How's My Writing? 1-800-WRITE-NOW

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How's My Writing? 1-800-WRITE-NOW

Post  Ethan Ramey on Thu Apr 01, 2010 2:37 am

About half a year ago, I bought a scriptwriting program. I've used it abundantly for my own use, but that's about all. Since I first bought it, I've been receiving emails from the company that created it. Up until a few weeks ago, I ignored these entirely; however, looking back over them, that might have been a mistake.

Apparently, there are monthly (and sometimes bi-weekly) screenwriting contests. Prizes and entry fees range drastically, but some of them are truly substantial. I'm considering entering a few, and here's where this community comes in.

I feel like my writing has come to a good place (especially compared to old ToP, for those of you who know of it), but outside opinions are always helpful. If I could get a little feedback on what people like/dislike about my style, as well as any advice on making it better (characters and dialogue, especially), it could very well go a long way in helping me get a shot in these scriptwriting contests.

Now, I'm not asking for an academic evaluation of every post on this site, but if you're scanning along and something catches your eye, or if you just have some encouragement, criticism, or advice, then please, by all means, let me have it.
Ethan Ramey
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Re: How's My Writing? 1-800-WRITE-NOW

Post  Mr. Pearse on Mon Apr 12, 2010 2:11 am

It's criminal no one's hit you back on this yet. Generally, I'd say your writing is strongest in exactly the areas that will most aid a screenwriting endeavor. Your characters interact believably, your storytelling is tight and disciplined, and you have a way of highlighting the significant actions of a character (he fiddles with his watch) while successfully deemphasizing the boring ones (he walks from one side of the room to the other).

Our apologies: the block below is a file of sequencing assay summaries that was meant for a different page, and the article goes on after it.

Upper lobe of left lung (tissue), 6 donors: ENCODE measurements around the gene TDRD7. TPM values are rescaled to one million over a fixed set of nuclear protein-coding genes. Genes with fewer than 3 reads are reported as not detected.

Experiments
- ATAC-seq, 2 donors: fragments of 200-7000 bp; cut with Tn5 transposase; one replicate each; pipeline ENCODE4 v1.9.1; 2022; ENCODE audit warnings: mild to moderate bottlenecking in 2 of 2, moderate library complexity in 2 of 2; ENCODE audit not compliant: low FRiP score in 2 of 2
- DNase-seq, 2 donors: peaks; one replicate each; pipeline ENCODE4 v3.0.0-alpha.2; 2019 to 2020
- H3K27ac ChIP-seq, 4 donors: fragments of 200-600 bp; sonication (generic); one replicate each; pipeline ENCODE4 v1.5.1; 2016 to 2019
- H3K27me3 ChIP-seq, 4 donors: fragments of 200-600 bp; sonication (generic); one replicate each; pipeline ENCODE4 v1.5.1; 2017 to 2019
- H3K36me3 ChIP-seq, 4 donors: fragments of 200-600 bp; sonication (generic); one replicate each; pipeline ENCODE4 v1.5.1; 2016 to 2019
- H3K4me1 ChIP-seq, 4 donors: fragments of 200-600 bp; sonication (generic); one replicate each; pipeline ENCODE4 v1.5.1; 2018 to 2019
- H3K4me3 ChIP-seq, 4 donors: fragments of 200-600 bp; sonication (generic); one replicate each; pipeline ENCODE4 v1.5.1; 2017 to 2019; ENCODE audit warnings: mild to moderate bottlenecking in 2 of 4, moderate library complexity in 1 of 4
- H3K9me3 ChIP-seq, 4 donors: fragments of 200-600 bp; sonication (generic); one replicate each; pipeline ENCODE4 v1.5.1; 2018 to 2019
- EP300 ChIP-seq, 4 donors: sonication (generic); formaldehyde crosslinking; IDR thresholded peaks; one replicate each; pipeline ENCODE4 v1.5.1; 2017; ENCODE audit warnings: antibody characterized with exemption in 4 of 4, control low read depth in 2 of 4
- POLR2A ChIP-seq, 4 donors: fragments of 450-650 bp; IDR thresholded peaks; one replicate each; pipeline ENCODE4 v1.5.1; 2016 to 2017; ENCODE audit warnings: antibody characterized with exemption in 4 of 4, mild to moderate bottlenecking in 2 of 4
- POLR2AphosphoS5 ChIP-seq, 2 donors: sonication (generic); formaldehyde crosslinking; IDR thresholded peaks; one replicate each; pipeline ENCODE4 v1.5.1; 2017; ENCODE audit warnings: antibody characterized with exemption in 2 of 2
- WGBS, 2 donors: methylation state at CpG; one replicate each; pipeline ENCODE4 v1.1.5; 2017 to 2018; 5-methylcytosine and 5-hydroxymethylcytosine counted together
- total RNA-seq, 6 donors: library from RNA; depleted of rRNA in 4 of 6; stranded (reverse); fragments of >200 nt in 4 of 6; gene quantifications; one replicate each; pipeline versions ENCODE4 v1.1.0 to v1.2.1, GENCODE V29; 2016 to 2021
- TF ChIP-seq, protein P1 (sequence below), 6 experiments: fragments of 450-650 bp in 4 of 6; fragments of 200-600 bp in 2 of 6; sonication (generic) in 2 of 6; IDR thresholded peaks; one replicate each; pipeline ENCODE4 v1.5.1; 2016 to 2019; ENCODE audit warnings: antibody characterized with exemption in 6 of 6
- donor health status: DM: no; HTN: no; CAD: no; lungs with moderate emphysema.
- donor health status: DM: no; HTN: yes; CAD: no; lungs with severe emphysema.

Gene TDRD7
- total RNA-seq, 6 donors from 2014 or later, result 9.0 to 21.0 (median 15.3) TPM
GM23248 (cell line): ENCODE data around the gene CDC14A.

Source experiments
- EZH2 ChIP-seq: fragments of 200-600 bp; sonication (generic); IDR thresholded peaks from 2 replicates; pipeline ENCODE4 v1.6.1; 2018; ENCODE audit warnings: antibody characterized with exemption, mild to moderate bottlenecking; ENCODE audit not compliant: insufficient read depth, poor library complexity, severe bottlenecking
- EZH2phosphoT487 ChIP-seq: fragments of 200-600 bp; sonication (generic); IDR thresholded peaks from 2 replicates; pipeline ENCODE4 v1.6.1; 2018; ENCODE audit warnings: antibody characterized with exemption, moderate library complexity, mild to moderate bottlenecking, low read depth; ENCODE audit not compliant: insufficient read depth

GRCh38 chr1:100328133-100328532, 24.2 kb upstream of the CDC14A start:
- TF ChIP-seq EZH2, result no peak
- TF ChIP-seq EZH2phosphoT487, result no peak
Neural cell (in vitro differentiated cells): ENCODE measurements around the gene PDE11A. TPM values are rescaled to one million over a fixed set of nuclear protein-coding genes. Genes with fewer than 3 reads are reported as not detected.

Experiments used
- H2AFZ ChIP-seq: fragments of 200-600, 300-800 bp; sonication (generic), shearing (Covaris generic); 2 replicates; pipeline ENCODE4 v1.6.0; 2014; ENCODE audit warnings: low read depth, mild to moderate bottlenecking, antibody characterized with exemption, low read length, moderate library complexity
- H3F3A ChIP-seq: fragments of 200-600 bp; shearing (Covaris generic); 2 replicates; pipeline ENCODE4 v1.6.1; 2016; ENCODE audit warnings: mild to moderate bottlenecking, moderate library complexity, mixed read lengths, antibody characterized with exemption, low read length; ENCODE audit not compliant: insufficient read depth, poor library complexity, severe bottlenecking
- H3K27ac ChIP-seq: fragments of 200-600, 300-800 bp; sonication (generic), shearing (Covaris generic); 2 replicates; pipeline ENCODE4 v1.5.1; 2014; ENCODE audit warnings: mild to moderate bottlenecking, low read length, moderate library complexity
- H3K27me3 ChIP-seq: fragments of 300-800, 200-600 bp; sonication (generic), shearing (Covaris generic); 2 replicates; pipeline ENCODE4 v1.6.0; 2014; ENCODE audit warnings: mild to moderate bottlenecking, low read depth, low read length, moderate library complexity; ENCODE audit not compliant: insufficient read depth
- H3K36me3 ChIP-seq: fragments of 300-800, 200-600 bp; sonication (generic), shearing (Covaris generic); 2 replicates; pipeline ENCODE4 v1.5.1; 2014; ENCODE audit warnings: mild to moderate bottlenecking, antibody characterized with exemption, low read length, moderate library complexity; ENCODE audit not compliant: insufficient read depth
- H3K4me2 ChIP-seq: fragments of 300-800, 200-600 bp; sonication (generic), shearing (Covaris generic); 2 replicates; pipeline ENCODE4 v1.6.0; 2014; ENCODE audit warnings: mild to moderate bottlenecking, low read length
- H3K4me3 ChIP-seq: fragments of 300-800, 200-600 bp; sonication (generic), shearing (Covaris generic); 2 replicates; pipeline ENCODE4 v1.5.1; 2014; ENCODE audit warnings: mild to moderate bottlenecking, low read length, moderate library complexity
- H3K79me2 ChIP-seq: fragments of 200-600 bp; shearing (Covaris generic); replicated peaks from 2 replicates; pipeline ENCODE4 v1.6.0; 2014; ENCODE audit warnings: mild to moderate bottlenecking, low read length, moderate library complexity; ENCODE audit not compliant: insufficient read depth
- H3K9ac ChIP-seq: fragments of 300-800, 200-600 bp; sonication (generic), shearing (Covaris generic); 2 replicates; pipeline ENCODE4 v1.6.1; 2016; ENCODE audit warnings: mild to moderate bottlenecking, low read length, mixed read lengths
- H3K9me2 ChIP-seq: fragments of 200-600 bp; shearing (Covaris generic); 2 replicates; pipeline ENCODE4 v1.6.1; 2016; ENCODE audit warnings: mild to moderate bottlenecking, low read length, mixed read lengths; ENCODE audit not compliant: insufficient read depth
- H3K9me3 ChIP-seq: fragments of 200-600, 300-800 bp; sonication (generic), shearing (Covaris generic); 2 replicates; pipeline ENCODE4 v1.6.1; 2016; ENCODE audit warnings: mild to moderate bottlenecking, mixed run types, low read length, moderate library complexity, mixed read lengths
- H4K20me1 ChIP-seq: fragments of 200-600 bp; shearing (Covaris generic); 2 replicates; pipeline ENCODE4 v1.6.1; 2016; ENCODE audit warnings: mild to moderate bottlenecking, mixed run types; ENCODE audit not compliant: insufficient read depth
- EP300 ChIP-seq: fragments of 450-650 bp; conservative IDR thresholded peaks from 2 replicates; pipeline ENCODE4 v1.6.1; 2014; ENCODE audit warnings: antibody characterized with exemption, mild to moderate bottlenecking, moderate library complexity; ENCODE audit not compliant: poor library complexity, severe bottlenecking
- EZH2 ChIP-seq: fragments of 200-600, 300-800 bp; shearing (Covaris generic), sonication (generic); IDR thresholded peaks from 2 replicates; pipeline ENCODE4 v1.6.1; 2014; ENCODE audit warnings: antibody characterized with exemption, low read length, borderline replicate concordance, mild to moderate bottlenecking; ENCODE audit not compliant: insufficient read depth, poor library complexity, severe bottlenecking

In terms of your writing on this site, but not as applicable to screenplay writing, let's look at an excerpt.

It was growing dark, and he was tired of waiting. He rubbed out the cigar on the boarded walls and started back towards the first of three town crossroads. His hand moved to make sure the small cigar case was concealed; his mother, huddled in the whorehouse with the rest of the town, would not approve. The cigar case was tucked into the top of his overalls and out of sight, but he noticed the absence of the matches immediately.

This is a great example of a superficially mundane situation communicated in a compelling way. You show more restraint with the adjectives and complex sentences than I do, and I think that's a good thing. The first sentence adeptly communicates both time of day and state of mind. The second's use of "boarded" adds an immense amount to the imagery, and the only questionable part of the paragraph - the elaboration of the three crossroads - is justifiable in that you are creating a workable world for the rest of us. The third sentence is my favorite (maybe because it's the longest), that way you communicate momma's location is inspired. Finally, the fourth sentence creates a believable problem (oh shit, the matches!) which leads into an awesome introduction of the raiding party.